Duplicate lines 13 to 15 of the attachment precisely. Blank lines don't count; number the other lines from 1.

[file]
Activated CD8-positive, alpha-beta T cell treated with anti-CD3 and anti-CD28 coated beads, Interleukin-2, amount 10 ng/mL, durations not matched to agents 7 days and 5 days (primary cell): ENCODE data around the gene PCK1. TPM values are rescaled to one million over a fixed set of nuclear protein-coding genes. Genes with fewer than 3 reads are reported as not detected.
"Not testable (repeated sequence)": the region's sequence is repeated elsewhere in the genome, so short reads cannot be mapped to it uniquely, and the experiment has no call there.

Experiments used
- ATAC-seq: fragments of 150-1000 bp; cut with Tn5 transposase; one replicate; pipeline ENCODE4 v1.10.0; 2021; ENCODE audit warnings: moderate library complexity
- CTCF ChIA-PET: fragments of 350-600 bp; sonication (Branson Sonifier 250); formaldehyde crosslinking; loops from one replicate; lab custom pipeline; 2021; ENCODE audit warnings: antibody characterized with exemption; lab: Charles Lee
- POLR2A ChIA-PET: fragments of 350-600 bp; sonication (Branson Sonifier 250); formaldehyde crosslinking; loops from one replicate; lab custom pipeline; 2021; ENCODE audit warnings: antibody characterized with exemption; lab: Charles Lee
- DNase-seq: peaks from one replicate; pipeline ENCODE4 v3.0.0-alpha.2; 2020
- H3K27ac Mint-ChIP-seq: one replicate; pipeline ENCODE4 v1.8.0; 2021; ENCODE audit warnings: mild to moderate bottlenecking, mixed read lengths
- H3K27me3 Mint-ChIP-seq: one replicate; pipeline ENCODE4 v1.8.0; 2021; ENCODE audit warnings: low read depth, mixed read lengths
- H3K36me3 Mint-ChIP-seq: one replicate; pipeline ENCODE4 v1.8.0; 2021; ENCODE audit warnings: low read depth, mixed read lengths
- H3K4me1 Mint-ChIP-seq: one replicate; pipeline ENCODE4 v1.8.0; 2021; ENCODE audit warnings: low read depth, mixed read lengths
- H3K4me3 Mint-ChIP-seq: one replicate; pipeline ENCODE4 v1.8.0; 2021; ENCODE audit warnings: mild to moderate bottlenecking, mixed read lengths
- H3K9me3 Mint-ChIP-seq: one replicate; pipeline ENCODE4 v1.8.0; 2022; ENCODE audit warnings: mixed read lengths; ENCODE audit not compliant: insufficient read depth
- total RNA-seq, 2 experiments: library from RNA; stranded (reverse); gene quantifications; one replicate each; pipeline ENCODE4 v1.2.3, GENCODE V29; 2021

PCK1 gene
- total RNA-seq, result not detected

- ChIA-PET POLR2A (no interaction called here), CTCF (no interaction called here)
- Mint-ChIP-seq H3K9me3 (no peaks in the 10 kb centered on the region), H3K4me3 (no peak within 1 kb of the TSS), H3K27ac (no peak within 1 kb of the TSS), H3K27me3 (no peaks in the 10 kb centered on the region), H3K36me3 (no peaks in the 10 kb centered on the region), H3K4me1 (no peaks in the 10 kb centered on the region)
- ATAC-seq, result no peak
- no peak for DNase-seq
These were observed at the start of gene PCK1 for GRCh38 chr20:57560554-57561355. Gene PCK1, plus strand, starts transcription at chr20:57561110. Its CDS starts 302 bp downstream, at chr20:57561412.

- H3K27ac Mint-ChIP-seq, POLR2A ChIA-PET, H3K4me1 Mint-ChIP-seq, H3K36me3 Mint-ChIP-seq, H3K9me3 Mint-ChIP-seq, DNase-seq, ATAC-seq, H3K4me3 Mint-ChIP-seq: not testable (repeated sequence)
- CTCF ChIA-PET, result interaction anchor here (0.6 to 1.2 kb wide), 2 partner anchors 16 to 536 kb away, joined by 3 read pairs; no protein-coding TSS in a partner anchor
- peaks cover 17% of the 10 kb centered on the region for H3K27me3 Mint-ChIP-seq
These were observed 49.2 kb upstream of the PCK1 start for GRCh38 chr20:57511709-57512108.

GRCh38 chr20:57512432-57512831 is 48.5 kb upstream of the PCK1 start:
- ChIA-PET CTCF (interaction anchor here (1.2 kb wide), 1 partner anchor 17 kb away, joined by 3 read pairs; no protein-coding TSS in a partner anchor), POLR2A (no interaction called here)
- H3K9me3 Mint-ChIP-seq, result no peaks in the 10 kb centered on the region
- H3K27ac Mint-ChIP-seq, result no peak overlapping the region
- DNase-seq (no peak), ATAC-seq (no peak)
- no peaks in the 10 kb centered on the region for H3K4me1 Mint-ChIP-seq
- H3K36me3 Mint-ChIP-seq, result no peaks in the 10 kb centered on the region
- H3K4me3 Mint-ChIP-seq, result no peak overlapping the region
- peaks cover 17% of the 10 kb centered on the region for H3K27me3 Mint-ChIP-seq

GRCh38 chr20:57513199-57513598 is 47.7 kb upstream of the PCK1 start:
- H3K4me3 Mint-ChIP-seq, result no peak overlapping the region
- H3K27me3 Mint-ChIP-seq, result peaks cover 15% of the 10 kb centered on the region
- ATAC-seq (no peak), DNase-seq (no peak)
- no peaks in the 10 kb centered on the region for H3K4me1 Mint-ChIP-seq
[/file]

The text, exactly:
- H3K9me3 Mint-ChIP-seq: one replicate; pipeline ENCODE4 v1.8.0; 2022; ENCODE audit warnings: mixed read lengths; ENCODE audit not compliant: insufficient read depth
- total RNA-seq, 2 experiments: library from RNA; stranded (reverse); gene quantifications; one replicate each; pipeline ENCODE4 v1.2.3, GENCODE V29; 2021

PCK1 gene